It was probably during a flannel graph lesson on Adam and Eve — with extensive leaf coverage of their once naked bodies — when as a child I was introduced to “original sin.” No one explained, much less showed, what their guilt-free, nude life in the garden was like beforehand.

The conveyed idea was that the first couple’s mess-ups had messed up all of us. We were tainted without even trying.

The associated guilt then motivated us to get rid of that stain through a prescribed religious solution of confession and repentance. Then we were taught to live as cleanly as possible — yet with keen awareness of an easily recurring guilt-stained soul in need regular rewashing. 

Paul the apostle — and some three centuries or so later, Augustine of Hippo — helped shape and promote this perspective.

In many ways, both history and current happenings prove the point. Humanity’s propensity for sin is quite obvious when we note how easily and often evil is chosen over good. 

This idea of an implanted seed of sin, however, seems to take humanity off the hook from personal responsibility — and be somewhat at odds with our created state that God deemed good. What makes more sense to me is to see “original sin” in a more specific way: that is the human proclivity to seek control over others. 

While one can embrace or reject this desire, it is so often freely chosen.

So much damage and destruction have been — and continue to be — rooted in the devilish desire to lord over others for one’s own benefit. It extends from ancient stories to today’s news.

A recent visit to historic colonial sites in Massachusetts and Rhode Island reminded me of how this reality has played out in our nation’s history. Those who escape oppression will often use the very freedom they so desperately sought for themselves to oppress others. 

And we see that same tendency today when “religious freedom” — hard earned by those once oppressed — gets distorted and used as a tool for imposing one’s faith and values on others.

Racism has been rightly called “America’s original sin.” Yet the twisted roots of racism grow out of this larger sin-sown field of the human desire to control others for one’s own advantage. 

“The root of the problem” is a common phrase. Yet, too few trace the fruits of discrimination and other evil acts — so often justified by religious jargon — back to the source of demeaning and controlling those who are different in some way.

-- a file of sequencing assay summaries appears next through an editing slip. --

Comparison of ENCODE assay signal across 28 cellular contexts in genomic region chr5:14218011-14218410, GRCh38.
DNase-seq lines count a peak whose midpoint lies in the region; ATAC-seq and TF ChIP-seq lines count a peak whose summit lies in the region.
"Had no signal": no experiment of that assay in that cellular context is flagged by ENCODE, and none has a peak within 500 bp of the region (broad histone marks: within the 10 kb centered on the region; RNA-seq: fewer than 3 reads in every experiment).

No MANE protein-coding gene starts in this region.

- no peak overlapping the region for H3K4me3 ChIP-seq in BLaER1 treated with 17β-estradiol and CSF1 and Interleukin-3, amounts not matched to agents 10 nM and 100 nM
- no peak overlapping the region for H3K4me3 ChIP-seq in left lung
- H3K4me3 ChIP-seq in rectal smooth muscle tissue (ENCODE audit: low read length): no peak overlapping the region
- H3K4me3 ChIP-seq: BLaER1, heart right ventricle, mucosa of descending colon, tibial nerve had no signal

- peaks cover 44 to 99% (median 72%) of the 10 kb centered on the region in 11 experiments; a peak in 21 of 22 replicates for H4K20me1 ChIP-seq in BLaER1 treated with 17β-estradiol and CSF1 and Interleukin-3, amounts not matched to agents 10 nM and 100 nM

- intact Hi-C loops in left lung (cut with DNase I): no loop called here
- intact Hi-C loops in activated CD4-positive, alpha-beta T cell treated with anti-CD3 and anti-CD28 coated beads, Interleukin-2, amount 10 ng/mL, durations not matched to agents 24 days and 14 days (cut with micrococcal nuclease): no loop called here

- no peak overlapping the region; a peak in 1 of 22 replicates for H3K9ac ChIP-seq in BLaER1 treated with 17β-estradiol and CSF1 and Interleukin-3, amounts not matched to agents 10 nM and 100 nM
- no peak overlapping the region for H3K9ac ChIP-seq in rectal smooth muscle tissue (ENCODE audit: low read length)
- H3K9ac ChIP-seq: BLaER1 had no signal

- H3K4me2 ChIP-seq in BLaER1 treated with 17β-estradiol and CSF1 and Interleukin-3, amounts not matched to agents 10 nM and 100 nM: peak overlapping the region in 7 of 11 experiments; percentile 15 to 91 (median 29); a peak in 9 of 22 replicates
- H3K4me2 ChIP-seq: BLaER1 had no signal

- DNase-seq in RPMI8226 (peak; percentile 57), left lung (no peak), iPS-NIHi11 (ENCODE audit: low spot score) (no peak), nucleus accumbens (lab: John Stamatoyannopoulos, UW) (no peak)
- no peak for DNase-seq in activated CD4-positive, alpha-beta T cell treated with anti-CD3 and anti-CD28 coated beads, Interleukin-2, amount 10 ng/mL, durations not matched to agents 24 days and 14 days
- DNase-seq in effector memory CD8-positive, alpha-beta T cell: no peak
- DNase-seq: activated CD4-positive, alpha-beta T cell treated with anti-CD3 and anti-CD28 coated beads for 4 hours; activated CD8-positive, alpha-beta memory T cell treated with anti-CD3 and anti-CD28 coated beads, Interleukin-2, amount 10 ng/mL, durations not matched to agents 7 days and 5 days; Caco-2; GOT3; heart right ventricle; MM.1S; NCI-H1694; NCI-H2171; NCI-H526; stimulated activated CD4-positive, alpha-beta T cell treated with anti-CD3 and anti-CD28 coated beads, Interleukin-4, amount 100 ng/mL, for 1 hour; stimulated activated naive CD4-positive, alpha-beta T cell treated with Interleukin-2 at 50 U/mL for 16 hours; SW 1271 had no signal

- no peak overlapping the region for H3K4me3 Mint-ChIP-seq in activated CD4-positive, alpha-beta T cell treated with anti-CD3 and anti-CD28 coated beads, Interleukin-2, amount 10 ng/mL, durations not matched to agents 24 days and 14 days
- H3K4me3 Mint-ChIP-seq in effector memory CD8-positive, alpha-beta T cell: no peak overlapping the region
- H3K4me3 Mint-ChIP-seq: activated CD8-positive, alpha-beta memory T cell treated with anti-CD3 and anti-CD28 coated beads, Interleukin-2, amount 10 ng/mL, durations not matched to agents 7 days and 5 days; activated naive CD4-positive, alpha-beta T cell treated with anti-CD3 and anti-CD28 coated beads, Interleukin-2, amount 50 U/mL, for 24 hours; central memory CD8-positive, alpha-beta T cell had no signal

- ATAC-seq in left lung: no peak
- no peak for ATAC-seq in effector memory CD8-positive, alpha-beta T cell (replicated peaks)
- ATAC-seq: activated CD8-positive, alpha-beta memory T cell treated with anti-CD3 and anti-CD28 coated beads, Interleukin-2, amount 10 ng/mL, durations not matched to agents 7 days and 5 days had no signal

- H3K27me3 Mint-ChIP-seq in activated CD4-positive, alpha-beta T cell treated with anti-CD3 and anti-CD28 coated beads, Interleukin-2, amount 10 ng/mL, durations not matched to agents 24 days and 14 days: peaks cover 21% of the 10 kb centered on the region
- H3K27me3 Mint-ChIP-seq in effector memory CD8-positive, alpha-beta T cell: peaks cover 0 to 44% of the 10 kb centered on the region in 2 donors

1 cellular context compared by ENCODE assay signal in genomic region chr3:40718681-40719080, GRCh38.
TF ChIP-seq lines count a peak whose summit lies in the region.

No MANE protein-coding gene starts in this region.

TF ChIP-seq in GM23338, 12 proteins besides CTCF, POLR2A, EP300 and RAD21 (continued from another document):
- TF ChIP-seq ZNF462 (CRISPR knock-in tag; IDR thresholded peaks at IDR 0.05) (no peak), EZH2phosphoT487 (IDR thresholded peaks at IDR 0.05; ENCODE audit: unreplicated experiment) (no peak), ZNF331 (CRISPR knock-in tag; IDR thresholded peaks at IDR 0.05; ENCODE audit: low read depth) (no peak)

In the Massachusetts Colony, minister Roger Williams found the same heavy-handed, state-supported religion he had left in England. In his banishment for espousing liberty of conscience over conformity and control, he founded a refuge (that became the state of Rhode Island) with unfettered religious freedom. 

Yet his providing an environment in which control over the hearts, minds and lives of others caused him to be branded as a radical and heretic. Others who stood for freedom suffered similar fates or worse.

Williams acted boldly out of Baptist convictions. Yet much of today’s white Americanized Baptist flock (along with other evangelicals) choose the original sin of control over others — seeking to impose their beliefs and practices through the heavy hand of government. Even the most unethical practices are excused to accomplish this pursuit of raw power.

Sin has broader application than is often told in the ancient story of a couple in a garden who messed up and messed up us all. Sin is self-absorption. It is found in the repeated choosing of an insecurity-fueled desire to control others rather than live with fairness, compassion, and freedom for all. 

Power dynamics are the playing field on which such sin is advanced. Politicians know this and often exploit those who feel their control slipping away.

Demeaning minorities to justify their subjugation is precisely how this original sin has played out in the American experience. The thread of control runs through the gross abuses of Indigenous people and imported African slaves — and anyone else whose religious expression or personal values don’t align with colonial powers. 

For a nation and a faith tradition that speak, pledge, and sing so much about freedom, there must be something that keeps them from fully living into this treasure. The only feasible answer seems to be the consuming desire to control others.  

For the church and individual followers of Jesus to truly deal with matters of evil (or sinfulness, if you choose) will require giving more attention to how our freedom in Christ is corrupted any time we seek to use religious or secular power to control others for our benefit. 

That is not only sin — but the summation of sins.

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